Forum for Science, Industry and Business

Sponsored by:     3M 
Search our Site:

 

Renewable hydrogen production becomes reality at winery

07.10.2009
The first demonstration of a renewable method for hydrogen production from wastewater using a microbial electrolysis system is underway at the Napa Wine Company in Oakville. The refrigerator-sized hydrogen generator will take winery wastewater, and using bacteria and a small amount of electrical energy, convert the organic material into hydrogen, according to a Penn State environmental engineer.

"This is a demonstration to prove we can continuously generate renewable hydrogen and to study the engineering factors affecting the system performance," said Bruce E. Logan, Kappe professor of environmental engineering.

"The hydrogen produced will be vented except for a small amount that will be used in a hydrogen fuel cell." Eventually, Napa Wine Company would like to use the hydrogen to run vehicles and power systems.

Napa Wine Company's wastewater comes from cleaning equipment, grape disposal, wine making and other processes. The company already has on-site wastewater treatment and recycling and the partially treated water from the microbial electrolysis system will join other water for further treatment and use in irrigation.

"It is nice that Napa Wine Company offered up their winery and facilities to test this new approach," said Logan. "We chose a winery because it is a natural tourist attraction. People go there all the time to experience wine making and wine, and now they can also see a demonstration of how to make clean hydrogen gas from agricultural wastes."

The demonstration microbial electrolysis plant is a continuous flow system that will process about 1,000 liters of wastewater a day. Microbial electrolysis cells consist of two electrodes immersed in liquid. Logan uses electrode pairs consisting of one carbon anode and one stainless steel cathode in his system rather than an electrode coated with a precious metal like platinum or gold. Replacing precious metals will keep down costs. The wastewater enters the cell where naturally occurring bacteria convert the organic material into electrical current. If the voltage produced by the bacteria is slightly increased, hydrogen gas is produced electrochemically on the stainless steel cathode.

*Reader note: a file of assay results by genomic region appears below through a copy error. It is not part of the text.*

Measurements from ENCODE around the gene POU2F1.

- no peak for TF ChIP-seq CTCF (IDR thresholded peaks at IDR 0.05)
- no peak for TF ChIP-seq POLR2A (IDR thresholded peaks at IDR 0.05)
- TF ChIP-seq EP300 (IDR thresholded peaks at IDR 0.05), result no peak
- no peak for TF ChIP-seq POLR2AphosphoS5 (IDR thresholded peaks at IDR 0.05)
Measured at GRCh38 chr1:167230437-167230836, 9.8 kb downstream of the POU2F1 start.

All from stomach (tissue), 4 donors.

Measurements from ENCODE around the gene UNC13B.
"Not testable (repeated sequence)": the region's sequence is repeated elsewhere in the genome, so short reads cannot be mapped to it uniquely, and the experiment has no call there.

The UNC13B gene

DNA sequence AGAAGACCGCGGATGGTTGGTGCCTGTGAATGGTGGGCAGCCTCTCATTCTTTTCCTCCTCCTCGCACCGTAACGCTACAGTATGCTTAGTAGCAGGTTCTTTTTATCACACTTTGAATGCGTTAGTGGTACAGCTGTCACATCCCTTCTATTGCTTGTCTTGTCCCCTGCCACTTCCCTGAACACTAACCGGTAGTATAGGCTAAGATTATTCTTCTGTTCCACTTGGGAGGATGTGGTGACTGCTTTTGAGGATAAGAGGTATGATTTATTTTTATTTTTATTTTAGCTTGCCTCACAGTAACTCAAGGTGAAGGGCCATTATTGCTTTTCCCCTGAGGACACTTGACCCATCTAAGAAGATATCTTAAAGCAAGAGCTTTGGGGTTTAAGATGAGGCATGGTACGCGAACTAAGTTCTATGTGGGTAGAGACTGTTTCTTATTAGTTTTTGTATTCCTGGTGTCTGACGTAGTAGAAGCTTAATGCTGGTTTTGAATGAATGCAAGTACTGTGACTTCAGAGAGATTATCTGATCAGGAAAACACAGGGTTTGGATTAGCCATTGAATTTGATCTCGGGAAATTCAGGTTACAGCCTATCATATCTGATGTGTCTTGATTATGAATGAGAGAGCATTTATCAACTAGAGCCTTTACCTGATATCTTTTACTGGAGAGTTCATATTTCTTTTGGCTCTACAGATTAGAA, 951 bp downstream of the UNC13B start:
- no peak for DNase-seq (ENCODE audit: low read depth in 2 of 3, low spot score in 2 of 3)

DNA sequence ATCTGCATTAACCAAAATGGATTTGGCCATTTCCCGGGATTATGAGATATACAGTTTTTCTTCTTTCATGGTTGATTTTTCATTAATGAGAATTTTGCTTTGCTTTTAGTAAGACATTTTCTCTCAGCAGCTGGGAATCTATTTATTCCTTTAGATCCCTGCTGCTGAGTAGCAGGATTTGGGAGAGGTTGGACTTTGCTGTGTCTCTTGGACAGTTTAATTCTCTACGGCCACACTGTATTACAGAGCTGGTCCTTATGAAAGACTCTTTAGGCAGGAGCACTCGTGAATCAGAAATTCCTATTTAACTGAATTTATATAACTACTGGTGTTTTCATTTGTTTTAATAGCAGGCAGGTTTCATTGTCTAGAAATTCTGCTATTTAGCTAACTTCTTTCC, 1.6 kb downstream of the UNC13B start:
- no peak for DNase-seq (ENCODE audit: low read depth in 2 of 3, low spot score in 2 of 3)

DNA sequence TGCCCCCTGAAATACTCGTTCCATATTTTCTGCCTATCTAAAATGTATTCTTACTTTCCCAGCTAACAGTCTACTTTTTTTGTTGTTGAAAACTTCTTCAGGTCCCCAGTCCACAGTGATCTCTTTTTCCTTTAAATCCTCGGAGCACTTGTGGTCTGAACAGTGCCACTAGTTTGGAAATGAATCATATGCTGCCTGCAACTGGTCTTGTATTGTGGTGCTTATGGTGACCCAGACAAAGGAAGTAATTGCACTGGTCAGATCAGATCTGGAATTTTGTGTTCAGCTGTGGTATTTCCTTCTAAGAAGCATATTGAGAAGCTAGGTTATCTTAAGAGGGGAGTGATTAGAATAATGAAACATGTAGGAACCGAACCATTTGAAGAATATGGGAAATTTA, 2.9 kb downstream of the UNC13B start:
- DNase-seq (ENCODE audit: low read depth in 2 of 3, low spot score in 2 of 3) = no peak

The demonstration plant is made up of 24 modules. Each module has six pairs of electrodes.

"The composition of the wastewater will change throughout the year," said Logan. "Now it is likely to be rather sugary, but later it may shift more toward the remnants of the fermentation process."

The bacteria that work in the electrolysis cells will consume either of these organic materials.

The project is supported by Air Products & Chemicals, Inc., The Water Environmental Research Foundation Paul L. Busch Award and other donors. Brown & Caldwell, an environmental engineering consulting firm, was contracted to build the demonstration plant. The Napa Wine Company is donating its facilities and wastewater for the demonstration.

A'ndrea Elyse Messer | EurekAlert!
Further information:
http://www.psu.edu

More articles from Life Sciences:

nachricht Rutgers scientists discover 'Legos of life'
23.01.2018 | Rutgers University

nachricht Researchers identify a protein that keeps metastatic breast cancer cells dormant
23.01.2018 | Institute for Research in Biomedicine (IRB Barcelona)

All articles from Life Sciences >>>